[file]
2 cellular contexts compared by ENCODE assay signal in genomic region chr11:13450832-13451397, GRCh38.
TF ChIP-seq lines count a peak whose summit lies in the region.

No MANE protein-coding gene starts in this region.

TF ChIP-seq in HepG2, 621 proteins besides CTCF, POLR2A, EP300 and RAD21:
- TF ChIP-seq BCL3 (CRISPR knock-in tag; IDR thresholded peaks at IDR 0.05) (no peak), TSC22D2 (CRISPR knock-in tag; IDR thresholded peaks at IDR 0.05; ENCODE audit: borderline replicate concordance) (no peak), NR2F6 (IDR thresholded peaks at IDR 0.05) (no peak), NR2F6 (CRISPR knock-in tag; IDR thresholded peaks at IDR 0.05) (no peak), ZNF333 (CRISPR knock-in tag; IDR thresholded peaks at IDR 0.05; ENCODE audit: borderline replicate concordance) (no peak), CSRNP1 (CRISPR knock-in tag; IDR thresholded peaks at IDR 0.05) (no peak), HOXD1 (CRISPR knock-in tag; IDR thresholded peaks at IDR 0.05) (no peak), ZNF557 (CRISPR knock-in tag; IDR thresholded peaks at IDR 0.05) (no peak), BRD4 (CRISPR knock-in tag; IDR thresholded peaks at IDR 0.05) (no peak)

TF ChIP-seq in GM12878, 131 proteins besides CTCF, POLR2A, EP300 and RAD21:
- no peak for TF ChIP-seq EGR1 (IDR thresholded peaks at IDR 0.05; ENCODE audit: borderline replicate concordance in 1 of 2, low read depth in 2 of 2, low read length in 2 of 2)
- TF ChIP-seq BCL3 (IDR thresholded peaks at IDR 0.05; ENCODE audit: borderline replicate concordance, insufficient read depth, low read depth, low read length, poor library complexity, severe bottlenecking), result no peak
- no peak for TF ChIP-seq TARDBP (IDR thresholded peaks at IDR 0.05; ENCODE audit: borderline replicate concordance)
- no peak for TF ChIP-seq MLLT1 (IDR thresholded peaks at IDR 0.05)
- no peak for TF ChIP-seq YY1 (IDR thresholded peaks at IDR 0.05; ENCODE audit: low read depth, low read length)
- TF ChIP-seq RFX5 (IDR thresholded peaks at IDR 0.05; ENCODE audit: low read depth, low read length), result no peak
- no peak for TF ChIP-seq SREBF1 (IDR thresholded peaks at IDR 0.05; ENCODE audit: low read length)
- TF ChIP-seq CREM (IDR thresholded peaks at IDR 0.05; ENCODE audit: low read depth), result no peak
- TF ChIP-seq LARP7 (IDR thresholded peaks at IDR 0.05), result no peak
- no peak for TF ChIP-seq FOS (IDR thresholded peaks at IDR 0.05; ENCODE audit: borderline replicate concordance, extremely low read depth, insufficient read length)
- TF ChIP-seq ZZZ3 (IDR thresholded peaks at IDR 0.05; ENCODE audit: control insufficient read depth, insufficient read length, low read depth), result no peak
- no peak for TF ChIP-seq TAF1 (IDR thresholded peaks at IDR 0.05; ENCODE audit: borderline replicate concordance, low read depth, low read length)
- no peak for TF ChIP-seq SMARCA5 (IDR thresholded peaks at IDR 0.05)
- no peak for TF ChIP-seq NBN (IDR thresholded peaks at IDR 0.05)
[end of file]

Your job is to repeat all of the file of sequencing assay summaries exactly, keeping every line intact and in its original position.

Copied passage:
2 cellular contexts compared by ENCODE assay signal in genomic region chr11:13450832-13451397, GRCh38.
TF ChIP-seq lines count a peak whose summit lies in the region.

No MANE protein-coding gene starts in this region.

TF ChIP-seq in HepG2, 621 proteins besides CTCF, POLR2A, EP300 and RAD21:
- TF ChIP-seq BCL3 (CRISPR knock-in tag; IDR thresholded peaks at IDR 0.05) (no peak), TSC22D2 (CRISPR knock-in tag; IDR thresholded peaks at IDR 0.05; ENCODE audit: borderline replicate concordance) (no peak), NR2F6 (IDR thresholded peaks at IDR 0.05) (no peak), NR2F6 (CRISPR knock-in tag; IDR thresholded peaks at IDR 0.05) (no peak), ZNF333 (CRISPR knock-in tag; IDR thresholded peaks at IDR 0.05; ENCODE audit: borderline replicate concordance) (no peak), CSRNP1 (CRISPR knock-in tag; IDR thresholded peaks at IDR 0.05) (no peak), HOXD1 (CRISPR knock-in tag; IDR thresholded peaks at IDR 0.05) (no peak), ZNF557 (CRISPR knock-in tag; IDR thresholded peaks at IDR 0.05) (no peak), BRD4 (CRISPR knock-in tag; IDR thresholded peaks at IDR 0.05) (no peak)

TF ChIP-seq in GM12878, 131 proteins besides CTCF, POLR2A, EP300 and RAD21:
- no peak for TF ChIP-seq EGR1 (IDR thresholded peaks at IDR 0.05; ENCODE audit: borderline replicate concordance in 1 of 2, low read depth in 2 of 2, low read length in 2 of 2)
- TF ChIP-seq BCL3 (IDR thresholded peaks at IDR 0.05; ENCODE audit: borderline replicate concordance, insufficient read depth, low read depth, low read length, poor library complexity, severe bottlenecking), result no peak
- no peak for TF ChIP-seq TARDBP (IDR thresholded peaks at IDR 0.05; ENCODE audit: borderline replicate concordance)
- no peak for TF ChIP-seq MLLT1 (IDR thresholded peaks at IDR 0.05)
- no peak for TF ChIP-seq YY1 (IDR thresholded peaks at IDR 0.05; ENCODE audit: low read depth, low read length)
- TF ChIP-seq RFX5 (IDR thresholded peaks at IDR 0.05; ENCODE audit: low read depth, low read length), result no peak
- no peak for TF ChIP-seq SREBF1 (IDR thresholded peaks at IDR 0.05; ENCODE audit: low read length)
- TF ChIP-seq CREM (IDR thresholded peaks at IDR 0.05; ENCODE audit: low read depth), result no peak
- TF ChIP-seq LARP7 (IDR thresholded peaks at IDR 0.05), result no peak
- no peak for TF ChIP-seq FOS (IDR thresholded peaks at IDR 0.05; ENCODE audit: borderline replicate concordance, extremely low read depth, insufficient read length)
- TF ChIP-seq ZZZ3 (IDR thresholded peaks at IDR 0.05; ENCODE audit: control insufficient read depth, insufficient read length, low read depth), result no peak
- no peak for TF ChIP-seq TAF1 (IDR thresholded peaks at IDR 0.05; ENCODE audit: borderline replicate concordance, low read depth, low read length)
- no peak for TF ChIP-seq SMARCA5 (IDR thresholded peaks at IDR 0.05)
- no peak for TF ChIP-seq NBN (IDR thresholded peaks at IDR 0.05)